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'Amazing Race' recap: 'You now go with the body all directions'

May 2, 2011 |  6:44 am

Who says the American family unit is fraying?  At about five minutes to 9 p.m. EDT, I looked around the room and saw my spouse and two children glaring at the TV set with an intensity matched only by mine.  Our teeth were gritted, our eyes were blazing as we breathed the prayer so deeply woven into our household fabric. 

Stop the Goths.

Well, in this case, our prayers were answered.  Whether through divine intervention or a more impersonal discharge of karmic debt, Kent and Vixsyn failed to read the words “on foot” in their final instructions and incurred a 30-minute penalty that allowed Zev and Justin, snow-seared and disoriented, to stagger into fourth place. 

Me, I thought it could have ended for the Goths several hours earlier when Vixsyn was lowering Kent into a teeny, tiny Alpine crevasse.  “Stop!” bleated Kent.  “Pull me back up!  You’re going too far!”  And here is where, if I were a “Race” producer, I would have run a clip reel of all of Kent’s crimes and misdemeanors.  All the goldbricking and backseat-driving, the blame-gaming, the whining (“My hands feel like they’re going to freeze off!”), the trash-talking (“We’re going to kick your ... again today.  Word.”).  On and on it would have run as we watched the cloud settle over Vixsyn’s face … watched her reach into her bustier for the Swiss Army knife … listened to the dying echo of Kent’s voice as the severed rope fell after him. ...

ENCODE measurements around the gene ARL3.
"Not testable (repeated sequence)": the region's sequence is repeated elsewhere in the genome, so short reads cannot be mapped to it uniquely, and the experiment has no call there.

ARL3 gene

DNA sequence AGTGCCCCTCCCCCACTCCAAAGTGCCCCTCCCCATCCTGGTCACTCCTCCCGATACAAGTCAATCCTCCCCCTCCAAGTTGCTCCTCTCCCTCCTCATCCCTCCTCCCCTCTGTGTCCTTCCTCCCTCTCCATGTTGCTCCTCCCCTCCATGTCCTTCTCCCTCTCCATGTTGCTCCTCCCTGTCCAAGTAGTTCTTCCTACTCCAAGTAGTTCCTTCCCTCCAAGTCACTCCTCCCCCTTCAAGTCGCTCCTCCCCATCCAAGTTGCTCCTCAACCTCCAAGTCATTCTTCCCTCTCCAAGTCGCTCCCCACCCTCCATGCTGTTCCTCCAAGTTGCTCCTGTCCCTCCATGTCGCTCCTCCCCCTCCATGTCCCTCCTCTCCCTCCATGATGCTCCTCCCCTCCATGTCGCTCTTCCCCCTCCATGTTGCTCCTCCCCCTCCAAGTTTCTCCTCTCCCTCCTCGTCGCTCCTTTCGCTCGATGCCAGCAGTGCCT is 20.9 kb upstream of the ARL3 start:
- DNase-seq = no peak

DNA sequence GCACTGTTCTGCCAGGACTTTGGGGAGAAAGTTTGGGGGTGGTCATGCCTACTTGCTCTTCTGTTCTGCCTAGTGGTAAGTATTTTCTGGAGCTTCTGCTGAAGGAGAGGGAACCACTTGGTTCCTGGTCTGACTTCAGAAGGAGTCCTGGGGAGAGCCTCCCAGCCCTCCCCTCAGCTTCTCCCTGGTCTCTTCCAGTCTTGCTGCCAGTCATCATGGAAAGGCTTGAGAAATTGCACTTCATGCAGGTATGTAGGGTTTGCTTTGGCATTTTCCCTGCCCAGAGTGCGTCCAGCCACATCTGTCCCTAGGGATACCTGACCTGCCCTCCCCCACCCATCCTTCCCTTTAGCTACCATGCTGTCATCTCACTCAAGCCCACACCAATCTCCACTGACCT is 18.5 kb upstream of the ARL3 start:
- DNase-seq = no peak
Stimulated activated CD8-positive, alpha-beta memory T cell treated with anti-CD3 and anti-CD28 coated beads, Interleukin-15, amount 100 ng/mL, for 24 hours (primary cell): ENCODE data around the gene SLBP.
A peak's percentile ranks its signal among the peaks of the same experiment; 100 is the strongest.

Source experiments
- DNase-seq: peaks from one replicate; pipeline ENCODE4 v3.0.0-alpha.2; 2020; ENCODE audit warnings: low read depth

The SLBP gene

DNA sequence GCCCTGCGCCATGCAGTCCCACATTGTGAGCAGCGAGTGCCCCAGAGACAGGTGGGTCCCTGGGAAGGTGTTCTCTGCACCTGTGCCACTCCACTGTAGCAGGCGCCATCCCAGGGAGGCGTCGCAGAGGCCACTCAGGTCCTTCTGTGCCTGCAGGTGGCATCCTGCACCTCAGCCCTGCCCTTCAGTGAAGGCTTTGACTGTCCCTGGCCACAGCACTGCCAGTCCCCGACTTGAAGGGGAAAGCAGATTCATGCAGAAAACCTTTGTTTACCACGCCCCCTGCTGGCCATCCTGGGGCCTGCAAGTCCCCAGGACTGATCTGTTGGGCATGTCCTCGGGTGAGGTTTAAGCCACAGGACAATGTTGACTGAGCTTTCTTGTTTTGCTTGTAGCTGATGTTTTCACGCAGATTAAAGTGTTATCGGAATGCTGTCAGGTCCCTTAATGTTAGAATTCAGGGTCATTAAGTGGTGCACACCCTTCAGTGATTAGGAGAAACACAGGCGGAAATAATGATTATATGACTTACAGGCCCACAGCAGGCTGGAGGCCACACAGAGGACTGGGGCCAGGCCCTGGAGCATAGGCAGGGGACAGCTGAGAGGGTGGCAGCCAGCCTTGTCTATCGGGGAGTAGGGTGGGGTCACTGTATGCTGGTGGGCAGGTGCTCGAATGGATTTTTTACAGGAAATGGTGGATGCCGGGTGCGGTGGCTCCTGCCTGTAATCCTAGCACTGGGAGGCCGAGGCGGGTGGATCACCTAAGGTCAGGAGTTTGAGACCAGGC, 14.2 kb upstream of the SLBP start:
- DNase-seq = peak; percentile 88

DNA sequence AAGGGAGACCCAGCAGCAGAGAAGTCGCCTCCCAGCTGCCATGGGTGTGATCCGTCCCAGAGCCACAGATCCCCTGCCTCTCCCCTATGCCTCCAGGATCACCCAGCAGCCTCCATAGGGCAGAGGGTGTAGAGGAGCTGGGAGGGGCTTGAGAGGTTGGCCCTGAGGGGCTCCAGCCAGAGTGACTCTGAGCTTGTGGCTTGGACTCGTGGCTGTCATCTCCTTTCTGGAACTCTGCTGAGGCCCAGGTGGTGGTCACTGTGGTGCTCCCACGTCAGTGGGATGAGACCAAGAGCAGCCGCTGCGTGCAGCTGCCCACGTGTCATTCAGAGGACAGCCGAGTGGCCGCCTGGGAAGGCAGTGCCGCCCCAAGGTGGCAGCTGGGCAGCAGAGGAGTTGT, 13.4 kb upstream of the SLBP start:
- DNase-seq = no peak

Well, that particular prayer wasn’t answered.  Ever the helpmate, Vixsyn hauled the Little Pale Prince back to safety, and her reward was to have him turn on her in the final moments and blame her for misreading the instructions and for emitting “negative energy.”  Vixsyn’s quite reasonable reply: “Your version of being positive is to attack me.”  For the post-game interview, her game face was back on (along with a bodacious nose ring and a small forest of new hair).  “Even though Kent and I have our moments,” she cooed, “at the end of the day, we’ll end it cuddling.”  And just as that image was working its way back up my esophagus, Vixsyn sent her final smackdown to the other competitors: “I’m taking the best teammate with me, and you don’t get to have him.”

The front-runners have manfully concealed their disappointment, but our departing Gothess does raise a good point.  Can one reasonably look forward to an “Amazing Race” finale when one can’t bring oneself to dislike any of the remaining contestants?  Everywhere I turn, I see reasons to cheer.  The proletarian unpretentiousness of Zev and Justin.  The winning (if wolfish) grins of Gary and Mallory.  Big Easy’s easily offended sense of justice, Kisha’s snigger, Jen’s swagger (“I like men when they’re shutting up”).  There’s something endearing about all of them, although I particularly relished the moment when a matronly Swiss candymaker indoctrinated Flight Time in the art of making chocolate gnomes.  “You now go with the body all directions,” she instructed.  How could she have known that her pupil would take the instruction so personally and begin shaking like a Polaroid picture?  Or that, in her fractured English, she would have hit on the perfect summary of “Amazing Race”?

-- Louis Bayard